Since none of us know everything.

stephen okamoto

Matsunoki Fine Skin Art and Adam Schlegel

Posted on April 2, 2013

Matsunoki Fine Skin Art and his client-and-friend Adam Schlegel. Adam is getting a sweet tribal piece across his upper arm. Although the pictures don’t do justice, I love the range of blues across the tattoo. I don’t have a tattoo, but if I did, I’d want something pretty vibrant too. I just took these photos quickly at the end of a long session–but the main reason I had my camera out was to create a time-lapse video of Adam’s session in the chair. I’ll put that up when I have it–but it’ll take me some time because there are a total of like 2,500 pictures! Even as jpegs, the files take up 13.4 gigs of my hard drive! Crazy! 🙂


adam-and-steve dramatic-tattoo-shot

IMG_3553-small IMG_3546-small IMG_3214-small matsunoki adams-tribal-tattoo

The Garage Portraits

Posted on August 8, 2012

So, just for fun, I had wanted to do a set of portraits juxtaposing a Roman Centurion with a red-plumed galea helmet against a modern punk rock warrior with a full-scalp mohawk. I envisioned the battle scene taking place on a rocky ridge cutting across an open field, with a dramatic, blood-red sunset in the background. Although a bit anachronistic, I decided to arm the Centurion with a battleaxe to create a metaphorical counterpart for the punk rocker’s guitar–the modern battleaxe. Now, it is worth mentioning that the metaphor isn’t all that deep. Unlike the punk rock vision of fighting the “system” with their guitars, the Roman military machine was, in fact, the “system” of their time. So, in reality, the scene would really juxtapose a modern rebel against the ancient “man.”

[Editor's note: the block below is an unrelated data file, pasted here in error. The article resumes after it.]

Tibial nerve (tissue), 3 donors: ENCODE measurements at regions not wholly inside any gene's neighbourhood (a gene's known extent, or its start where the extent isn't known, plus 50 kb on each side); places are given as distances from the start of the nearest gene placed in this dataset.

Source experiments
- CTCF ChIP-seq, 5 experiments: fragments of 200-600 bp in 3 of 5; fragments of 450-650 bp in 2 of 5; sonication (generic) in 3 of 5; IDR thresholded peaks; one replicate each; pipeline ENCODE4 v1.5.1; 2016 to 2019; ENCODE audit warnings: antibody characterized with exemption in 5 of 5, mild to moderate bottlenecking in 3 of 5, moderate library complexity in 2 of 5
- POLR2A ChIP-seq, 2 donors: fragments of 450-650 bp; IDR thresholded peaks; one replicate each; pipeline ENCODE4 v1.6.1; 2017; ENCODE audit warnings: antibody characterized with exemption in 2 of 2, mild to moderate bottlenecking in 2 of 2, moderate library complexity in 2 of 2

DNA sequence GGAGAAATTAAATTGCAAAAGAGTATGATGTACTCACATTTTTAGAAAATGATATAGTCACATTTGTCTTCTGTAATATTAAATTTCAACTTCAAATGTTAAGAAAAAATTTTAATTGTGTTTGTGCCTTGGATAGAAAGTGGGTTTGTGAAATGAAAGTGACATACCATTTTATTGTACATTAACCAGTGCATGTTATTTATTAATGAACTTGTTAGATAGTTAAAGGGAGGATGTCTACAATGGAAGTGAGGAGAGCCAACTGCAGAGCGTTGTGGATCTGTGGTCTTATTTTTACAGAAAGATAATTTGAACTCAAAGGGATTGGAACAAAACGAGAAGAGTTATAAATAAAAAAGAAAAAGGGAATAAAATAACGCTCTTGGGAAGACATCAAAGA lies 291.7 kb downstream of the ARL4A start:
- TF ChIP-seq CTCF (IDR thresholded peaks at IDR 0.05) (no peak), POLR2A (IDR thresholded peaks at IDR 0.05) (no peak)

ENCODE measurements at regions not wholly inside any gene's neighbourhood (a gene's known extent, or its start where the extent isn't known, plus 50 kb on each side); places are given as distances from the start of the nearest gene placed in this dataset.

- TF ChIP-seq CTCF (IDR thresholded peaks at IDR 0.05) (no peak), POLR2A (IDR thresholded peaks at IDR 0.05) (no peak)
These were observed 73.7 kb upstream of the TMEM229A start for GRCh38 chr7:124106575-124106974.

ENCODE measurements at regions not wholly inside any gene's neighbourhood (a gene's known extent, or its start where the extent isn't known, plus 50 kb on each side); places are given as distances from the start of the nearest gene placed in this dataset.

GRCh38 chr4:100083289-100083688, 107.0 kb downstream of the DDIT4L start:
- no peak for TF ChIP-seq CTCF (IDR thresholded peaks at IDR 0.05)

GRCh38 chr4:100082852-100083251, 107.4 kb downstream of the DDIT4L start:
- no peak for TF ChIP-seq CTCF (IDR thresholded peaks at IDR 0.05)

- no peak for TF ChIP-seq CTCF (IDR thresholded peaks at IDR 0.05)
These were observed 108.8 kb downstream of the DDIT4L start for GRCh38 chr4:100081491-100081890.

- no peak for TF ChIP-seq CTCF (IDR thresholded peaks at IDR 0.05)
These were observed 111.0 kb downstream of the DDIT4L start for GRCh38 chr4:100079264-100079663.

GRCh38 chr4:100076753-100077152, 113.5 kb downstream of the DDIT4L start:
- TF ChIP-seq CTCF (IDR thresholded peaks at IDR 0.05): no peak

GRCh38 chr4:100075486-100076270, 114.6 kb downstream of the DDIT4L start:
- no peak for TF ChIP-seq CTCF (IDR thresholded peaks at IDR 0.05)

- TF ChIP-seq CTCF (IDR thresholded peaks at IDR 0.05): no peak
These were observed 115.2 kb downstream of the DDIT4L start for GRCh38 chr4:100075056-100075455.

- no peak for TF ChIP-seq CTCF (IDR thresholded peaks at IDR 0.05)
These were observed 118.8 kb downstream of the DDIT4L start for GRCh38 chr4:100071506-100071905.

Unfortunately, not only were we unable to come up with a galea, but on the evening I borrowed two flashes for the shoot (a 580ex II and a 430ex, both Canon speedlites) from Life Story Photography, an unexpected storm rolled into the area. By the time the storm dissipated, it was dark. So, we ended up shooting a bunch of silly portraits inside the Okamoto’s garage. Thankfully, the white garage door provided a nice ceiling for bounce flash. We had to use the space creatively, but we ended up with a handful of good portraits–I especially like the one’s showing off Stevo’s Japanese tattoos with him holding his samurai sword.






After the storm, we did end up trying the original shoot idea on the driveway. The wet pavement created a kind-of-cool effect. Certainly it wasn’t my original vision, but it was a fun shoot nonetheless.


Special thanks to Life Story Photography, the Okamotos, Stevo Okamoto in particular, Jesse Stratton, Daryl Gochnauer, and Nick Kienzle.